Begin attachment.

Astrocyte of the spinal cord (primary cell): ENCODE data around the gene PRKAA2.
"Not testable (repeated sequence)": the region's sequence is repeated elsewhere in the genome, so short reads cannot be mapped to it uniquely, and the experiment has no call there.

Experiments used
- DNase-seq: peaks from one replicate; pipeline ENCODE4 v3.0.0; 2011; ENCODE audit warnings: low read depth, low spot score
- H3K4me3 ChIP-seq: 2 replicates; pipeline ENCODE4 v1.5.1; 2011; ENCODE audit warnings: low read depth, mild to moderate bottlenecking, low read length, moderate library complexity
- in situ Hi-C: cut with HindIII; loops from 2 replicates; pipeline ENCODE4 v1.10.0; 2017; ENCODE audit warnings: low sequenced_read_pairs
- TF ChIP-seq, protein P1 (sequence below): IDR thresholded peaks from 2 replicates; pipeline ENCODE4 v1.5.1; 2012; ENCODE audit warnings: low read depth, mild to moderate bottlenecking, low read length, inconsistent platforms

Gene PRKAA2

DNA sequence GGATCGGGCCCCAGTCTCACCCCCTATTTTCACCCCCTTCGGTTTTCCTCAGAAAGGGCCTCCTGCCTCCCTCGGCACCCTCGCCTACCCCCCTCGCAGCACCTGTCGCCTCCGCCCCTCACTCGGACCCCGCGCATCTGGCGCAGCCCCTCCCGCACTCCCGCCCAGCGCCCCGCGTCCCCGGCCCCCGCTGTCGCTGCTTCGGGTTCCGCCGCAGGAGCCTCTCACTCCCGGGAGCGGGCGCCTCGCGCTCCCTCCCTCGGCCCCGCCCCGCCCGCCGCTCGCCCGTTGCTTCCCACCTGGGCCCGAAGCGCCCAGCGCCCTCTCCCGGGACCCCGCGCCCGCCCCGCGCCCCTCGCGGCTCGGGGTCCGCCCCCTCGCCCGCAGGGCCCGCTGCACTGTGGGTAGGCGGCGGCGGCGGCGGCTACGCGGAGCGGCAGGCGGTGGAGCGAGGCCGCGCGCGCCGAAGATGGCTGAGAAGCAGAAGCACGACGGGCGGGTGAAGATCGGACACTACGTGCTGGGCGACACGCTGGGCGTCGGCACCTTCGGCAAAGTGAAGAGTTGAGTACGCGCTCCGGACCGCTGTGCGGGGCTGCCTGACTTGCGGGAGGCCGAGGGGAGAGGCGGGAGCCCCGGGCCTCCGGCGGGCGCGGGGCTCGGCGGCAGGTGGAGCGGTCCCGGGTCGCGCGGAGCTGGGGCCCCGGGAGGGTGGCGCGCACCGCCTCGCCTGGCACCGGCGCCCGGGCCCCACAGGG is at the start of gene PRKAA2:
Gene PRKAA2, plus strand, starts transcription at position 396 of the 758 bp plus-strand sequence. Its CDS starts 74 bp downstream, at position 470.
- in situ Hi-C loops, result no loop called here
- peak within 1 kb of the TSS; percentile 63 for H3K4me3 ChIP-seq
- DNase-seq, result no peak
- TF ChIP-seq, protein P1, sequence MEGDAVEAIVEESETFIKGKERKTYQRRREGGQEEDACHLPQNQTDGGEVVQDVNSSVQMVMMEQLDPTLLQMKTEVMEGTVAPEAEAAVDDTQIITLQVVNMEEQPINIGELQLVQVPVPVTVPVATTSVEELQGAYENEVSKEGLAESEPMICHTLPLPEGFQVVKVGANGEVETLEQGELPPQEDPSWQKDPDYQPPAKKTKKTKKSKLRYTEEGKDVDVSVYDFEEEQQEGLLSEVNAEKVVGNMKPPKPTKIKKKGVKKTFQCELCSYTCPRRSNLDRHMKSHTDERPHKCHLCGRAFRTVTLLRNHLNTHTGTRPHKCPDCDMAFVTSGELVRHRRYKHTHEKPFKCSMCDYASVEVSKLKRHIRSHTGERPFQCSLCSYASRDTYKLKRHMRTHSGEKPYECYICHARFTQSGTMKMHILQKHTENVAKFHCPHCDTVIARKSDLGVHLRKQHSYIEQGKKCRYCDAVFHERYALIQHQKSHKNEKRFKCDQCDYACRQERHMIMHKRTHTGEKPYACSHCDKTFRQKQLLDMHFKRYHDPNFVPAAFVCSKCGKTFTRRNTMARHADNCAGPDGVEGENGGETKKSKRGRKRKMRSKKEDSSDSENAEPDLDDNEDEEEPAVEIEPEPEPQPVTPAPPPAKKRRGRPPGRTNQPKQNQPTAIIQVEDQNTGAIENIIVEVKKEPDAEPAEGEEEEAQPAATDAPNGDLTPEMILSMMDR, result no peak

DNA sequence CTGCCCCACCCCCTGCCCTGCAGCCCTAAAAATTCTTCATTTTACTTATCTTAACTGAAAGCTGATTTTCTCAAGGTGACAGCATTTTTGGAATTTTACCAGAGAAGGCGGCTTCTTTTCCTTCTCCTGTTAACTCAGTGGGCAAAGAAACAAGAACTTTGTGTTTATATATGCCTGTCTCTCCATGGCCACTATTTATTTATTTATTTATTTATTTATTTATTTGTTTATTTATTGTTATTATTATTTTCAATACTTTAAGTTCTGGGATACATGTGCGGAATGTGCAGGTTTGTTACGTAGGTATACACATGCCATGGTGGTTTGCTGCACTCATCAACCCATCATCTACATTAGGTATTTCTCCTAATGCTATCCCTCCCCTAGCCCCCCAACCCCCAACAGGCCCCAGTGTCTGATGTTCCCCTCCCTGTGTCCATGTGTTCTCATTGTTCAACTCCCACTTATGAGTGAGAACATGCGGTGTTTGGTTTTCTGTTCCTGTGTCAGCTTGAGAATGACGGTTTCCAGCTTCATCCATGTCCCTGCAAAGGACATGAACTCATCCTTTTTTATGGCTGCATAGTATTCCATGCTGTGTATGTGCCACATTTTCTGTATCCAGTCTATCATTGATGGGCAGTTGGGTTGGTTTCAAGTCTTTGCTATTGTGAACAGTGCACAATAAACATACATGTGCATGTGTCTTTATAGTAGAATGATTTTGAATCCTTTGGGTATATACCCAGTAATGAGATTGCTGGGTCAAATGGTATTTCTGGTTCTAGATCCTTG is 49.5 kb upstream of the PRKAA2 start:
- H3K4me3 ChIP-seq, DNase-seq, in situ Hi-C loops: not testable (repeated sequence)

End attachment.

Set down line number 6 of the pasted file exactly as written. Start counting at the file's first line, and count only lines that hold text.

- in situ Hi-C: cut with HindIII; loops from 2 replicates; pipeline ENCODE4 v1.10.0; 2017; ENCODE audit warnings: low sequenced_read_pairs